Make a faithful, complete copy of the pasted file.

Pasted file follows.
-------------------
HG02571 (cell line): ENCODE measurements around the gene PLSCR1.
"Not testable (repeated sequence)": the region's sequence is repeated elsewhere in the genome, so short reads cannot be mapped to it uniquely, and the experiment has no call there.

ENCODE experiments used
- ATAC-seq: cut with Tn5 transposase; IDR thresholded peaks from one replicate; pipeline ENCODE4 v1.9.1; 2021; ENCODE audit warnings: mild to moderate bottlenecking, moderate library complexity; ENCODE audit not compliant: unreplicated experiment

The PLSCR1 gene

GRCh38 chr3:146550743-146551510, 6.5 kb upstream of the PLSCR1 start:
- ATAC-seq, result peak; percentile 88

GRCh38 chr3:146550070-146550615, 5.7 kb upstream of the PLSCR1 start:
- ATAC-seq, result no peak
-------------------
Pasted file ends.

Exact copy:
HG02571 (cell line): ENCODE measurements around the gene PLSCR1.
"Not testable (repeated sequence)": the region's sequence is repeated elsewhere in the genome, so short reads cannot be mapped to it uniquely, and the experiment has no call there.

ENCODE experiments used
- ATAC-seq: cut with Tn5 transposase; IDR thresholded peaks from one replicate; pipeline ENCODE4 v1.9.1; 2021; ENCODE audit warnings: mild to moderate bottlenecking, moderate library complexity; ENCODE audit not compliant: unreplicated experiment

The PLSCR1 gene

GRCh38 chr3:146550743-146551510, 6.5 kb upstream of the PLSCR1 start:
- ATAC-seq, result peak; percentile 88

GRCh38 chr3:146550070-146550615, 5.7 kb upstream of the PLSCR1 start:
- ATAC-seq, result no peak